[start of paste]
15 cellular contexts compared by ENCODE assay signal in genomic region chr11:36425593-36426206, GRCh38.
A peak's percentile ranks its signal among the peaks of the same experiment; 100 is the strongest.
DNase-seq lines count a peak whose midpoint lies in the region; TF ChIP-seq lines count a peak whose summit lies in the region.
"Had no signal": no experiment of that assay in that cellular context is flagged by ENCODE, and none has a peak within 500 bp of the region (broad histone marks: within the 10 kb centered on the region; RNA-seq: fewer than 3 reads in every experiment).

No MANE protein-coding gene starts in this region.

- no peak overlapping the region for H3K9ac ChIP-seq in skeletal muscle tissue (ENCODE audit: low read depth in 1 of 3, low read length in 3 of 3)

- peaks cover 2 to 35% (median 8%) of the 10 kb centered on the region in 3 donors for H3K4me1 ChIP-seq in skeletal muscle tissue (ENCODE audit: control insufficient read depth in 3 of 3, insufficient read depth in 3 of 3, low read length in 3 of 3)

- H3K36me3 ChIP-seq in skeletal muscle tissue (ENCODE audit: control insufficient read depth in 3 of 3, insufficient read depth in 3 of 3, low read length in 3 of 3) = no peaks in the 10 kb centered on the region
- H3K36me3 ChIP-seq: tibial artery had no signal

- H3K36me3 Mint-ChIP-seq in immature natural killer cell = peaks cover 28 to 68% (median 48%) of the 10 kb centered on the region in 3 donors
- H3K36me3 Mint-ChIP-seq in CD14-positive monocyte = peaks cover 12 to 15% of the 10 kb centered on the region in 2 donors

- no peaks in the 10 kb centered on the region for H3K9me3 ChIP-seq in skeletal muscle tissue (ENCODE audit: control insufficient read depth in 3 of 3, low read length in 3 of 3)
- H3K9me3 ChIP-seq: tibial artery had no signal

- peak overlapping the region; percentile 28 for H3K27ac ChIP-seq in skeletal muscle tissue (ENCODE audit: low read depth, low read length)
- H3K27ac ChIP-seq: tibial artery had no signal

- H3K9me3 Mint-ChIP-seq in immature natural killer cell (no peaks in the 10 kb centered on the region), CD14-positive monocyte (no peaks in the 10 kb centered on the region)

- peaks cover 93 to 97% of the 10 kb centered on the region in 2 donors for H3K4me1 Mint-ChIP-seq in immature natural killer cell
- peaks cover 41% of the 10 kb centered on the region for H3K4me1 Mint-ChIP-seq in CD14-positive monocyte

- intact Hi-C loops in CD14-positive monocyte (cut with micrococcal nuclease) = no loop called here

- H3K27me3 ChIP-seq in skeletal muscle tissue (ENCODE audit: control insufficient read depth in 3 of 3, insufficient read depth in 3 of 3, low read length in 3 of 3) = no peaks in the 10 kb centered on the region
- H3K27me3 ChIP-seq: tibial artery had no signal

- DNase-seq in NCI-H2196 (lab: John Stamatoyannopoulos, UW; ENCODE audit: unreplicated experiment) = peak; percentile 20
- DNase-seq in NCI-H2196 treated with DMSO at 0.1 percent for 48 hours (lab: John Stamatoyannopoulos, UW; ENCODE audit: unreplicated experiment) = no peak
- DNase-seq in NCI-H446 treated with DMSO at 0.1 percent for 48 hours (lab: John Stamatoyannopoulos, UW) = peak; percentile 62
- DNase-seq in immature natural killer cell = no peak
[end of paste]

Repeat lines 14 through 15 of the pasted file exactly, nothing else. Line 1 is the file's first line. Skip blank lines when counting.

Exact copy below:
- peak overlapping the region; percentile 28 for H3K27ac ChIP-seq in skeletal muscle tissue (ENCODE audit: low read depth, low read length)
- H3K27ac ChIP-seq: tibial artery had no signal